What does this mean? One lion is the month of Av. What are the other lions? Nevuchadnetzar, who destroyed the First Beis Hamikdash, was referred to as “The Lion.” The Beis Hamikdash was also known as “Ariel,” which means “the Lion of Hashem.” And Hashem, too, is known as “The Lion.” Thus, the lion (Nevuchadnetzar) arose in the sign of the lion (the month of Av) and destroyed the lion (the Beis Hamikdash) so that the lion (Hashem) should come in the sign of the lion (the month of Av) and rebuild the lion.“
So the whole process of destruction was only so that a greater rebuilding should later come from it. The Midrash then continues to explain that this will constitute the fulfillment of the prophecy, “I will transform their grief to happiness.”
What does it mean, “I will transform their grief into happiness”? Not “I will replace their grief with happiness.” No, “I will transform their grief into happiness.” The grief itself will become happiness. In fact, the only purpose of the grief all along was that it be turned into happiness.
This is the answer to our question of how Hashem could permit Himself to destroy the Beis Hamikdash. It says in Shulchan Aruch that not only are you not allowed to demolish the Beis Hamikdash, but you’re also not allowed to demolish even a regular shul. Unless, of course, you are demolishing to rebuild an even bigger shul.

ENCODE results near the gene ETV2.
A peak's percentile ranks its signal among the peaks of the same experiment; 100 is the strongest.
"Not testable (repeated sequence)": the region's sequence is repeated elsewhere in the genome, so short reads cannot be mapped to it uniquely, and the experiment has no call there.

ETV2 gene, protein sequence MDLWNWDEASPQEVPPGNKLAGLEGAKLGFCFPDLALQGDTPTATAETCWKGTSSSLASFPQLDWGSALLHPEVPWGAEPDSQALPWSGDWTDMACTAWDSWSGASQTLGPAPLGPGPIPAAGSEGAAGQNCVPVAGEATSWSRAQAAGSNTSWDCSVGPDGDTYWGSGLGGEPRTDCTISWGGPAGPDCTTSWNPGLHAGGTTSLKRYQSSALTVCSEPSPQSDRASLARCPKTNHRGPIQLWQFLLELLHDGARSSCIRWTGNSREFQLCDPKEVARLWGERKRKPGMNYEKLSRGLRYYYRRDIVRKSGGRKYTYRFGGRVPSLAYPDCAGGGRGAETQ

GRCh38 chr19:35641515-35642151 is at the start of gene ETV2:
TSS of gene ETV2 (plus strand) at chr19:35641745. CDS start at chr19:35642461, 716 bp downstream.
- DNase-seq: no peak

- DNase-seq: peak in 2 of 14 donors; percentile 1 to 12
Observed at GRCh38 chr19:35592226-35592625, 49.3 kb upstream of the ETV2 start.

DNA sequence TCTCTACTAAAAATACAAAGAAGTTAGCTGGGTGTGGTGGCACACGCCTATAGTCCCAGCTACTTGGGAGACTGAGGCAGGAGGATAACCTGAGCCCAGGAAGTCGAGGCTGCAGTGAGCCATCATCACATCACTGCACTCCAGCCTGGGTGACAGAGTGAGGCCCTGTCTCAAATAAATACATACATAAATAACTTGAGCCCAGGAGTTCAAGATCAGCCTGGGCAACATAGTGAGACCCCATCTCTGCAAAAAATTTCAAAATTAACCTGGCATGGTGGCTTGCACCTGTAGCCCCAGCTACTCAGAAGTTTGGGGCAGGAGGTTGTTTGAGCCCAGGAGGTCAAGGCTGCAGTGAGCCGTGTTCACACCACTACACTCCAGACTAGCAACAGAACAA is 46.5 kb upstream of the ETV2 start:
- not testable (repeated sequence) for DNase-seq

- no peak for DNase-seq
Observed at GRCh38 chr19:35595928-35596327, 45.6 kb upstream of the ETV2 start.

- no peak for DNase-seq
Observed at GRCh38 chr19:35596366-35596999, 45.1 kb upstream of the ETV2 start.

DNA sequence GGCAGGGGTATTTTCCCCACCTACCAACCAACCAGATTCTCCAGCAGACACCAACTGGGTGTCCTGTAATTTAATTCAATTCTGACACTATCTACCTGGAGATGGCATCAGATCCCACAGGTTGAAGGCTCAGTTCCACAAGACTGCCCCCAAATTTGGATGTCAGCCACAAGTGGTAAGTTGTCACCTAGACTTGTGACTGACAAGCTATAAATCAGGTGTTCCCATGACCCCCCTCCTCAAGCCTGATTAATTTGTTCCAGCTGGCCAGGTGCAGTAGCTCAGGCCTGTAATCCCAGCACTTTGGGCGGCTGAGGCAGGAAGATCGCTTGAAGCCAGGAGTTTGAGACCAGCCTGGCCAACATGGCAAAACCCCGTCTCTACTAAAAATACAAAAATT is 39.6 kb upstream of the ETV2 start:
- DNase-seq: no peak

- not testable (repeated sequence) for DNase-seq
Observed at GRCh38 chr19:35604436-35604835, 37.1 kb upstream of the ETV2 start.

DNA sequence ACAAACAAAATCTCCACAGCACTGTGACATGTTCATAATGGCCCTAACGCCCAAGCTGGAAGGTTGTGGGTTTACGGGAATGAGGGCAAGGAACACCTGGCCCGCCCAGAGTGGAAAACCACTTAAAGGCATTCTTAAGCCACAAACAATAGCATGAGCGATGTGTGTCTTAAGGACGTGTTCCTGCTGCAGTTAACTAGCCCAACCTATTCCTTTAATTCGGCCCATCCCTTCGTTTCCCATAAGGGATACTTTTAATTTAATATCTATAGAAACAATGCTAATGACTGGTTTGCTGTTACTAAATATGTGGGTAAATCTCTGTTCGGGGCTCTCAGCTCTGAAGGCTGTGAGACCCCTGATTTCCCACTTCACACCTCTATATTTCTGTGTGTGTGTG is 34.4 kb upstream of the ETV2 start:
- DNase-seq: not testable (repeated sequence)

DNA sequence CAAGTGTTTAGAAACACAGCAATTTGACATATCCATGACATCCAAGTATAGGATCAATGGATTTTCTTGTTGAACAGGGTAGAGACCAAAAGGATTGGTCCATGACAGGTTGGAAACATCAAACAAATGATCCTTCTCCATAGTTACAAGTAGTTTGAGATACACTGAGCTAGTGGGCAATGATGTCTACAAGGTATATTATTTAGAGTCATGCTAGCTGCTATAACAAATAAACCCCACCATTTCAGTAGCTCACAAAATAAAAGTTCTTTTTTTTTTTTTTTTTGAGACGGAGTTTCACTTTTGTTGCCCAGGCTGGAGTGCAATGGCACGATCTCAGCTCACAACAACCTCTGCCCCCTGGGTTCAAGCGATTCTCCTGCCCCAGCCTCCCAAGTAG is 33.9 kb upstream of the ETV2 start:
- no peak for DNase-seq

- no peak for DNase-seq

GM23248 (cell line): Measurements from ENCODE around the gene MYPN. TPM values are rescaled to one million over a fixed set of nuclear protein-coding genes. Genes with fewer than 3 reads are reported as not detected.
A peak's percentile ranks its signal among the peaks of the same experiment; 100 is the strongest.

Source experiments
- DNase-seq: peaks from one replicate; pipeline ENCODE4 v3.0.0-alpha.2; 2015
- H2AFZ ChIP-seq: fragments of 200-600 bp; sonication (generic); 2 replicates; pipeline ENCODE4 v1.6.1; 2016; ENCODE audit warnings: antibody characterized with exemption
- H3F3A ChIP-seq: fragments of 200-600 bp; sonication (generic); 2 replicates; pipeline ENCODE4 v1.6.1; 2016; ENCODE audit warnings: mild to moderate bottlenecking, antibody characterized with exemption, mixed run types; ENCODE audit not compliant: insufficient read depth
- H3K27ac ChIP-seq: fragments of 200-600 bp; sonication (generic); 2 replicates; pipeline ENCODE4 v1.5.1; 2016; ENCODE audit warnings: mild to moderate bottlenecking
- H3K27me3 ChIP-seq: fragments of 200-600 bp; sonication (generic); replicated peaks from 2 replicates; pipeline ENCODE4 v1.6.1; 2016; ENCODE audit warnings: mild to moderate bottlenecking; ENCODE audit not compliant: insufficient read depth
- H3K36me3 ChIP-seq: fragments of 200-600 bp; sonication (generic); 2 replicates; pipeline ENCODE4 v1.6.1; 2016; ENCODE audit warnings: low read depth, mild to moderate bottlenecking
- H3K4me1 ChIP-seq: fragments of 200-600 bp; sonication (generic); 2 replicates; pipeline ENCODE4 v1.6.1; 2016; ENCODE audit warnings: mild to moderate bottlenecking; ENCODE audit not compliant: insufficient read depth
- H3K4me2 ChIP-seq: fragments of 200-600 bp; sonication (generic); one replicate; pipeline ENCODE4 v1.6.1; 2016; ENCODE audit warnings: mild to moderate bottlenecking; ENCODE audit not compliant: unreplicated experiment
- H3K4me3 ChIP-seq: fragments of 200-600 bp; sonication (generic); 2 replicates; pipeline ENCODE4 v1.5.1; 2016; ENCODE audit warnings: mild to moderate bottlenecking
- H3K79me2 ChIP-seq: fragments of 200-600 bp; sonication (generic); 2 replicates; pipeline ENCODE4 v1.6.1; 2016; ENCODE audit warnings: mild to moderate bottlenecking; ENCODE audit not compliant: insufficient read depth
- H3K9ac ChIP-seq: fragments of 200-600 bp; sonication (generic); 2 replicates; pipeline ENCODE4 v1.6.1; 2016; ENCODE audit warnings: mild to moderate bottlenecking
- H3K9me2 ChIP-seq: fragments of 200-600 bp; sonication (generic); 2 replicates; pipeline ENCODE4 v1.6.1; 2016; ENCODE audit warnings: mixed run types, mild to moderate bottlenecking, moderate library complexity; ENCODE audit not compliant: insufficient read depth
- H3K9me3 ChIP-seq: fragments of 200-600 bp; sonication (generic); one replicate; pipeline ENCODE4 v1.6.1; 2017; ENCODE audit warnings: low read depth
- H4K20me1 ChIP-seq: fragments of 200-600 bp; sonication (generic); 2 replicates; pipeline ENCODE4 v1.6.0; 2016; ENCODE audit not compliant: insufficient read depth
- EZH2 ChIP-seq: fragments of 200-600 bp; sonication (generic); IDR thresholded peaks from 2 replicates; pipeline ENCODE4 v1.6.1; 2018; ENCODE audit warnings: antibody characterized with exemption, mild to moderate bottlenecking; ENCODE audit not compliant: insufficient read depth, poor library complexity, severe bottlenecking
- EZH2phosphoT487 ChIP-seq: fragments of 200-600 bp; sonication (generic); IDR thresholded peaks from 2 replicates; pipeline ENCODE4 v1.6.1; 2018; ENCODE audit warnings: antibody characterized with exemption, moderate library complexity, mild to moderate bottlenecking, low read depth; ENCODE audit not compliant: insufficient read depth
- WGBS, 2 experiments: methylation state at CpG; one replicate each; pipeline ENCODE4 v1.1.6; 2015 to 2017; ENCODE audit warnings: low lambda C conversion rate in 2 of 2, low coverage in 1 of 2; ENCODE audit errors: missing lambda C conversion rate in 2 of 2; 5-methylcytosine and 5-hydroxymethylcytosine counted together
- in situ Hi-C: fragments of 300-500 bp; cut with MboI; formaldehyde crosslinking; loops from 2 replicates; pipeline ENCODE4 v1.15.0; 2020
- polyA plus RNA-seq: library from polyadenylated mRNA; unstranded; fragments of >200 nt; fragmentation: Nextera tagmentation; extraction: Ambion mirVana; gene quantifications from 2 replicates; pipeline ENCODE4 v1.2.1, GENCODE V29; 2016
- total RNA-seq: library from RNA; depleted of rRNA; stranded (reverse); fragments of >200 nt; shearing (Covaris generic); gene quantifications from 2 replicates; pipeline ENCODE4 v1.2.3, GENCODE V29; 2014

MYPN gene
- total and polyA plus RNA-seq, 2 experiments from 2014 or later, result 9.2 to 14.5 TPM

Similarly, the commentaries on Rambam explain that one is only liable for damaging the Beis Hamikdash if he does so “with a destructive intent.” “If he demolishes to improve upon the building, this is surely permissible,” writes the Kesef Mishneh.
Have you ever been to the airport or the mall and they have a sign that says: “PLEASE PARDON OUR DUST WHILE WE RENOVATE”? Well, that’s what’s been going on in this whole world for two thousand years. Hashem never destroyed anything! He’s only renovating!
 D’varim 12:3-4.
 Makkos 22a.
 Hilchos Beis Habechirah 1:17. See also Hilchos Yesodei HaTorah 6:7. The Sefer Hachinuch also includes this as one of the prohibitions, Mitzvah 437.
 Midrash Sh’mos Rabbah 30:9.
 Bamidbar Rabbah 1:3. Tanchuma Bechukosei 2. See Talmud, Sukkah 55b.
 Yirmiyahu 7:13-15.
 Igros Kodesh Volume 12, p. 312-314, letter #4,226.
 The citation is in the original letter.
 Yeshaya 12:1.
 Yalkut Shimoni 147 and 259.
 Yirmiyahu 31:13.
 Rema Orach Chaim, end of 152.
Rabbi Shais Taub is scholar-in-residence at Chabad of the Five Towns and directs the Torah learning website SoulWords.org. He writes and lectures on Jewish spirituality and its application to our lives.